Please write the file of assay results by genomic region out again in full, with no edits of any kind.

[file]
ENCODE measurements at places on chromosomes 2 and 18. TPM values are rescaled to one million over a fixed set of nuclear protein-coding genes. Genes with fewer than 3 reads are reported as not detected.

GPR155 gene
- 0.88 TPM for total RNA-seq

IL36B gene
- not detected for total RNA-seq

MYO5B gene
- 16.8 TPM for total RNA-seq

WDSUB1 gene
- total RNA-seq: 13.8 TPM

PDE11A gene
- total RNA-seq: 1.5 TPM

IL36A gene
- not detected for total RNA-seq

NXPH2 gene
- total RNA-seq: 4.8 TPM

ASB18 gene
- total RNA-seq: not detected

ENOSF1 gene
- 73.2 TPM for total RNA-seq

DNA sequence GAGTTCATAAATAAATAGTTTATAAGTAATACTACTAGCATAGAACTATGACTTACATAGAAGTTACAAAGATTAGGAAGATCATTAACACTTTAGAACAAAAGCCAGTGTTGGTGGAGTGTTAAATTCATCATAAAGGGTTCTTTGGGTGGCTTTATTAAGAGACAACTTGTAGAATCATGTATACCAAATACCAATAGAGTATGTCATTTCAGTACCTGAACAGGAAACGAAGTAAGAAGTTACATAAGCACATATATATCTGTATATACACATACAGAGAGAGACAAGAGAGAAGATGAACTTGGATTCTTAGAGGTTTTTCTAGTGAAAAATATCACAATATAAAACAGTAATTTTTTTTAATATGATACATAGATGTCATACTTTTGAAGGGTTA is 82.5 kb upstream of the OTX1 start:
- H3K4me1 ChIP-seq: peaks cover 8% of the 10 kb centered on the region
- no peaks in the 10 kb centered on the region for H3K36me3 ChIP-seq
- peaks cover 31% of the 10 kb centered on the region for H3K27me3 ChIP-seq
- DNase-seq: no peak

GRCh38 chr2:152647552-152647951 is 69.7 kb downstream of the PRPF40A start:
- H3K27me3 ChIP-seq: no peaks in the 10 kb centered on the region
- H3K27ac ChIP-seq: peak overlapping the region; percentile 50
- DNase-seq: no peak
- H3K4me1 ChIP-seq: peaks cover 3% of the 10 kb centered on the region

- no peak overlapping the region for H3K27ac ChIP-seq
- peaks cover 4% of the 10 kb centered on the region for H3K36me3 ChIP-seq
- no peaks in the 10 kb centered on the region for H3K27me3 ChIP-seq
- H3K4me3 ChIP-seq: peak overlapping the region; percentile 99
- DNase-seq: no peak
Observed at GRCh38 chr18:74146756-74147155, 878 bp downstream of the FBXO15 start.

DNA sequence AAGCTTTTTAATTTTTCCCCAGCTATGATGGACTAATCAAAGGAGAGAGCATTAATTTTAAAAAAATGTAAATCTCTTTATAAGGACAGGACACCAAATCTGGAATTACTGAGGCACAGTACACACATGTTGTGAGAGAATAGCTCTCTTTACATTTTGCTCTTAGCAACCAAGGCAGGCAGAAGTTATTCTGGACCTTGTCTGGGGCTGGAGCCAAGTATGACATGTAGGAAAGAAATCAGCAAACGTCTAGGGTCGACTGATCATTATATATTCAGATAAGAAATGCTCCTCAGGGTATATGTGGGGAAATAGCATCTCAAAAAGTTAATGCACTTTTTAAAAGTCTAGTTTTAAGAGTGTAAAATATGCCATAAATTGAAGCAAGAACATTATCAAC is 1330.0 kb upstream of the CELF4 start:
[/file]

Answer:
ENCODE measurements at places on chromosomes 2 and 18. TPM values are rescaled to one million over a fixed set of nuclear protein-coding genes. Genes with fewer than 3 reads are reported as not detected.

GPR155 gene
- 0.88 TPM for total RNA-seq

IL36B gene
- not detected for total RNA-seq

MYO5B gene
- 16.8 TPM for total RNA-seq

WDSUB1 gene
- total RNA-seq: 13.8 TPM

PDE11A gene
- total RNA-seq: 1.5 TPM

IL36A gene
- not detected for total RNA-seq

NXPH2 gene
- total RNA-seq: 4.8 TPM

ASB18 gene
- total RNA-seq: not detected

ENOSF1 gene
- 73.2 TPM for total RNA-seq

DNA sequence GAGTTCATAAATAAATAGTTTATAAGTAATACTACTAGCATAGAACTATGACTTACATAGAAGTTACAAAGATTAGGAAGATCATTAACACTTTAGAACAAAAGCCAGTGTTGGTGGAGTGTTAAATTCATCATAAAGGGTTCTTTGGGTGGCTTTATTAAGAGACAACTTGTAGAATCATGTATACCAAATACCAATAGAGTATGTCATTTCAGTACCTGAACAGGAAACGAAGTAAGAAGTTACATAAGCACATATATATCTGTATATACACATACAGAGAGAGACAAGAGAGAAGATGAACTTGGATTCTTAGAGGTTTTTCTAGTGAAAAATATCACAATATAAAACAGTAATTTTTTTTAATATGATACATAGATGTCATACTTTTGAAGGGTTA is 82.5 kb upstream of the OTX1 start:
- H3K4me1 ChIP-seq: peaks cover 8% of the 10 kb centered on the region
- no peaks in the 10 kb centered on the region for H3K36me3 ChIP-seq
- peaks cover 31% of the 10 kb centered on the region for H3K27me3 ChIP-seq
- DNase-seq: no peak

GRCh38 chr2:152647552-152647951 is 69.7 kb downstream of the PRPF40A start:
- H3K27me3 ChIP-seq: no peaks in the 10 kb centered on the region
- H3K27ac ChIP-seq: peak overlapping the region; percentile 50
- DNase-seq: no peak
- H3K4me1 ChIP-seq: peaks cover 3% of the 10 kb centered on the region

- no peak overlapping the region for H3K27ac ChIP-seq
- peaks cover 4% of the 10 kb centered on the region for H3K36me3 ChIP-seq
- no peaks in the 10 kb centered on the region for H3K27me3 ChIP-seq
- H3K4me3 ChIP-seq: peak overlapping the region; percentile 99
- DNase-seq: no peak
Observed at GRCh38 chr18:74146756-74147155, 878 bp downstream of the FBXO15 start.

DNA sequence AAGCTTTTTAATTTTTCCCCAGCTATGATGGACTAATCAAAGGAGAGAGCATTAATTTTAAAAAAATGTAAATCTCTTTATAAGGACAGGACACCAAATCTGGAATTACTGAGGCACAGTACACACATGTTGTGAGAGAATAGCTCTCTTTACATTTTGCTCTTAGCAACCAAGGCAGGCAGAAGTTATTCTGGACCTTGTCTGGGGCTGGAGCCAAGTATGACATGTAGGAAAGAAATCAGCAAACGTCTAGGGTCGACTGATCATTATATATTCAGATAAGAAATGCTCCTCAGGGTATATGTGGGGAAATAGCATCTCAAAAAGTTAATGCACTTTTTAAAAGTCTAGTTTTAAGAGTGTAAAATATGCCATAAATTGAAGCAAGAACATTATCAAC is 1330.0 kb upstream of the CELF4 start: